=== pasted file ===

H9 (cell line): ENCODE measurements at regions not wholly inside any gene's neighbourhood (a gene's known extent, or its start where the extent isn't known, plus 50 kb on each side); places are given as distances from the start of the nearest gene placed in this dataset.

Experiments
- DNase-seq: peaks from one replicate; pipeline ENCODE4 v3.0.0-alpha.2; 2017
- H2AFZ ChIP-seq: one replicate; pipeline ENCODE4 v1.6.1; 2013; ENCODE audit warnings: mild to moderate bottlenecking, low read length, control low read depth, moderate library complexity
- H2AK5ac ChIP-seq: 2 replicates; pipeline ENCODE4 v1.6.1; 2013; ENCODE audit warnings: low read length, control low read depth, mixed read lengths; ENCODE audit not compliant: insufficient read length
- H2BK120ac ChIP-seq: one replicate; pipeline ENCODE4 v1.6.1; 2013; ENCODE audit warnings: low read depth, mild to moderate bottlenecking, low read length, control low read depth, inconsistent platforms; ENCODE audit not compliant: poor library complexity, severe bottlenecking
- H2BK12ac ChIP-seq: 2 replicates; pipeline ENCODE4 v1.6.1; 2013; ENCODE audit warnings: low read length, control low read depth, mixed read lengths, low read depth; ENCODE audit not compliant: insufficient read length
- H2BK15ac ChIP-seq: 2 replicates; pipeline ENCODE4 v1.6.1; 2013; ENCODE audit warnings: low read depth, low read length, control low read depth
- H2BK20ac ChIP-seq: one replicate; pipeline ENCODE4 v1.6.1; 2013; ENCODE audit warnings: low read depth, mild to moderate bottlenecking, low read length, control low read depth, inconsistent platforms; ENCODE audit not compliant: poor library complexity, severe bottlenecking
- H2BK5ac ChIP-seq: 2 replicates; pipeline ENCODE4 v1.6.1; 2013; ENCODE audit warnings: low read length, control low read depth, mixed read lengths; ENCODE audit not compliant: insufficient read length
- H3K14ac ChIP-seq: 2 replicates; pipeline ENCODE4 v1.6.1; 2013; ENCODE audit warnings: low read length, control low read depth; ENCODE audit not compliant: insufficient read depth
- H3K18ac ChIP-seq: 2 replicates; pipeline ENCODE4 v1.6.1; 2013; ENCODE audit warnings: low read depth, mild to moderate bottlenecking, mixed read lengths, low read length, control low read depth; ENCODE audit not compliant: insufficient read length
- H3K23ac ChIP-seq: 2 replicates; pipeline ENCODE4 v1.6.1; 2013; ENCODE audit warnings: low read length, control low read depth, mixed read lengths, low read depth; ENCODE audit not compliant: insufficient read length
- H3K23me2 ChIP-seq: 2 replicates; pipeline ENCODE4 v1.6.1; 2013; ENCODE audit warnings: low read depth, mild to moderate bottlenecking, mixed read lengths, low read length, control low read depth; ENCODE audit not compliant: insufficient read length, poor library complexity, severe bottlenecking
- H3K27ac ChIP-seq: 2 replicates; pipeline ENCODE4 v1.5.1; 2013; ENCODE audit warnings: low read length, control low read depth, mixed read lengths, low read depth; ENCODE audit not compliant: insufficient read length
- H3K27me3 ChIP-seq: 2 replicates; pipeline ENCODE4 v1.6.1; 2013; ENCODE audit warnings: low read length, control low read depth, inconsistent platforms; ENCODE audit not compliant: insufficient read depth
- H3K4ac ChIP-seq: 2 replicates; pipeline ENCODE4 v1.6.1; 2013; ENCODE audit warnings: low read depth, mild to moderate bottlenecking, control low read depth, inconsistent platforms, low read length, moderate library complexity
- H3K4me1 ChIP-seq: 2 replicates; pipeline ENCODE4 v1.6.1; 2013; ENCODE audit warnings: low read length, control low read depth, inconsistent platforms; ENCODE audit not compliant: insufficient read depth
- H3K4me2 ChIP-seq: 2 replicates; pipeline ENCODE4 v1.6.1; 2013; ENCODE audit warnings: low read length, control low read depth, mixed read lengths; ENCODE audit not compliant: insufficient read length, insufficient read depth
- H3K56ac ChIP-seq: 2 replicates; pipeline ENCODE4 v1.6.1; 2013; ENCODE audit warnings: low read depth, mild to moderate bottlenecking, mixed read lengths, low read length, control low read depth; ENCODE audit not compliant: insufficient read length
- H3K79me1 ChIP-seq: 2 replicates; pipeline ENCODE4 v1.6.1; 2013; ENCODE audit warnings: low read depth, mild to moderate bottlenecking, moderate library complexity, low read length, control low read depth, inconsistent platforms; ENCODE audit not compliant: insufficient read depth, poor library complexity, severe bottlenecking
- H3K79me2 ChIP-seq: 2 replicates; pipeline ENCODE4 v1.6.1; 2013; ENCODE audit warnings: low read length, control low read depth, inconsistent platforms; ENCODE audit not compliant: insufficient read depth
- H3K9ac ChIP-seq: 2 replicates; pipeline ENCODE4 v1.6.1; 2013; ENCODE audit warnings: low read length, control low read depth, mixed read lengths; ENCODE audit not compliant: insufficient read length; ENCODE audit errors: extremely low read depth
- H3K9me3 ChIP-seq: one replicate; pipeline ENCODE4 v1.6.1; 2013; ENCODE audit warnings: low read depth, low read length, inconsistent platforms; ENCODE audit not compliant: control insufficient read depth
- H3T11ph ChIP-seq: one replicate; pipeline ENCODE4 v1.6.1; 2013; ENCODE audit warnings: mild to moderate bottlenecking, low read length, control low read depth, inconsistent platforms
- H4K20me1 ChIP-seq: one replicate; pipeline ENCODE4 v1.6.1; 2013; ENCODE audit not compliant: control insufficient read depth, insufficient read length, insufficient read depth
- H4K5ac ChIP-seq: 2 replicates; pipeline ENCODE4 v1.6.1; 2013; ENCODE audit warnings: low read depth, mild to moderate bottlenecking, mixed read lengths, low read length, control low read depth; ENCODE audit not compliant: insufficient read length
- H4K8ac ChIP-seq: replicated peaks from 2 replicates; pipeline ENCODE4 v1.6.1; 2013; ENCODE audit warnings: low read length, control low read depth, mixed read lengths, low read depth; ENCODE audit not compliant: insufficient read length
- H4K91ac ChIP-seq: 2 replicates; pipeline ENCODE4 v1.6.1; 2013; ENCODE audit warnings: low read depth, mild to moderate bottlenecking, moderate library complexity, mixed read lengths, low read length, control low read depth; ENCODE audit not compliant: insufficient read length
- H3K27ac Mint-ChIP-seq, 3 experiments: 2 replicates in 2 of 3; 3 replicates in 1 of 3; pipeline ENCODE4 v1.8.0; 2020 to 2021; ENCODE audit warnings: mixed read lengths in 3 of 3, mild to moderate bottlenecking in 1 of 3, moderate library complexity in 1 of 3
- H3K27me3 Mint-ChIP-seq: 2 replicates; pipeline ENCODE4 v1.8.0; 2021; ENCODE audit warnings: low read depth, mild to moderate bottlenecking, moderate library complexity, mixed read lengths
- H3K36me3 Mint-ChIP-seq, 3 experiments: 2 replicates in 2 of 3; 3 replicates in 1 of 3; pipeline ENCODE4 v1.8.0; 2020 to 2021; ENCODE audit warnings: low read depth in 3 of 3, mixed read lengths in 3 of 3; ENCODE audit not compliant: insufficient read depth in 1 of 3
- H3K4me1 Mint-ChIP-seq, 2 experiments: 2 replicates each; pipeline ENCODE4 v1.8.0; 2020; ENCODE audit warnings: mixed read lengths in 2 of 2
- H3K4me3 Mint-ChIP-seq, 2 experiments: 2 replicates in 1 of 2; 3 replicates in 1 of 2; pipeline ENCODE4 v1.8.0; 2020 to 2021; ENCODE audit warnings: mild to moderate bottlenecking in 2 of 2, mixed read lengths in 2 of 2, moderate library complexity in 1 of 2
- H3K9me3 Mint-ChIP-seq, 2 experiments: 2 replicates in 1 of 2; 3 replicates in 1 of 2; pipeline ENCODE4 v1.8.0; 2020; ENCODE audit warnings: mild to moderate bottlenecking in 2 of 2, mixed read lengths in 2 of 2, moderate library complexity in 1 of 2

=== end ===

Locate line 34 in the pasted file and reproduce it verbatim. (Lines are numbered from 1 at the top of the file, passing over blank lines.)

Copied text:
- H3K4me3 Mint-ChIP-seq, 2 experiments: 2 replicates in 1 of 2; 3 replicates in 1 of 2; pipeline ENCODE4 v1.8.0; 2020 to 2021; ENCODE audit warnings: mild to moderate bottlenecking in 2 of 2, mixed read lengths in 2 of 2, moderate library complexity in 1 of 2